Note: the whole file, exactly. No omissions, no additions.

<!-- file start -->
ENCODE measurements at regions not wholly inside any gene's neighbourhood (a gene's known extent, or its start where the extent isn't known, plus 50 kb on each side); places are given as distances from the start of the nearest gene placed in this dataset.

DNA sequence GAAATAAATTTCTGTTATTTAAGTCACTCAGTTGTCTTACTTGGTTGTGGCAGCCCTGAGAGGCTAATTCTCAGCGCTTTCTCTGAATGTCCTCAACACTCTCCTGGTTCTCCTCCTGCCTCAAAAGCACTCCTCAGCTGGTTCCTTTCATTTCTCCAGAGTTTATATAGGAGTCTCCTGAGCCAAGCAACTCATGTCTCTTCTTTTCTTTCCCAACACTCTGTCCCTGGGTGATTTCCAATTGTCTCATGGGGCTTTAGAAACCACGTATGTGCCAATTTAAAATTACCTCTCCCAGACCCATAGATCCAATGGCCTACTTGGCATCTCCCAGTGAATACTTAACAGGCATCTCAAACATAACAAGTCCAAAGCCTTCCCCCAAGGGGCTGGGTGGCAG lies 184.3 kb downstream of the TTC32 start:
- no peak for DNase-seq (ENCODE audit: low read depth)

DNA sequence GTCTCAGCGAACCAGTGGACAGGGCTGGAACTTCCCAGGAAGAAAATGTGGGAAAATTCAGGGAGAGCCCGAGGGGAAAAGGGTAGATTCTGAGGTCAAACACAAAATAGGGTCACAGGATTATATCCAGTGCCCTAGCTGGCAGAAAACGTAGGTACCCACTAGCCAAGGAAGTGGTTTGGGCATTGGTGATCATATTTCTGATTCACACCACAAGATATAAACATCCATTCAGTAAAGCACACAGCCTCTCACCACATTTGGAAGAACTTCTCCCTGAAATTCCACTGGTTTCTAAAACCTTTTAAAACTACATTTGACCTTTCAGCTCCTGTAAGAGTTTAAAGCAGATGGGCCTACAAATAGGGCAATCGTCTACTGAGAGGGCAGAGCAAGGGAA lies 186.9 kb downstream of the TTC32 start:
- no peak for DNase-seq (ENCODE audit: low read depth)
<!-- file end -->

ENCODE measurements at regions not wholly inside any gene's neighbourhood (a gene's known extent, or its start where the extent isn't known, plus 50 kb on each side); places are given as distances from the start of the nearest gene placed in this dataset.

DNA sequence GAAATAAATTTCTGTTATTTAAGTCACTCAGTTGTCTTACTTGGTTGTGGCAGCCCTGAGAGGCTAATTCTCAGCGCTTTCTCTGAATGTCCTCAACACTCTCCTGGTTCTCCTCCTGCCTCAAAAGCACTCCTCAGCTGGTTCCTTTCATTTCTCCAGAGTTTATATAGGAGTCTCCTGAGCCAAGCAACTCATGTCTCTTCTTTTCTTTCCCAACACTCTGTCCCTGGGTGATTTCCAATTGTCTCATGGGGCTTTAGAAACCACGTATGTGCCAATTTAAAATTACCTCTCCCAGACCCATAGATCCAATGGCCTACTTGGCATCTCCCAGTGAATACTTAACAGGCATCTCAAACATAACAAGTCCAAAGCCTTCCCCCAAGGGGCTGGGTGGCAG lies 184.3 kb downstream of the TTC32 start:
- no peak for DNase-seq (ENCODE audit: low read depth)

DNA sequence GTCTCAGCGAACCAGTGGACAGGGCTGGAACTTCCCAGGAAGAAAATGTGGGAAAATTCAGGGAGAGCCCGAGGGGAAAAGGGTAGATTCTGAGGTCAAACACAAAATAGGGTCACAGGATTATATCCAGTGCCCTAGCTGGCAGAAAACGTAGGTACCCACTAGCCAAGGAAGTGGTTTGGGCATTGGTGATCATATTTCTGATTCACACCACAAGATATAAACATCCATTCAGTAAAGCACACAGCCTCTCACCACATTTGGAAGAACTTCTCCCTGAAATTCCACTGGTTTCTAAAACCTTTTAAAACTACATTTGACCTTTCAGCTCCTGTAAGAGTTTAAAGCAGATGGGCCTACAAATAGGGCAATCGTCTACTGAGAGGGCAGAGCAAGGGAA lies 186.9 kb downstream of the TTC32 start:
- no peak for DNase-seq (ENCODE audit: low read depth)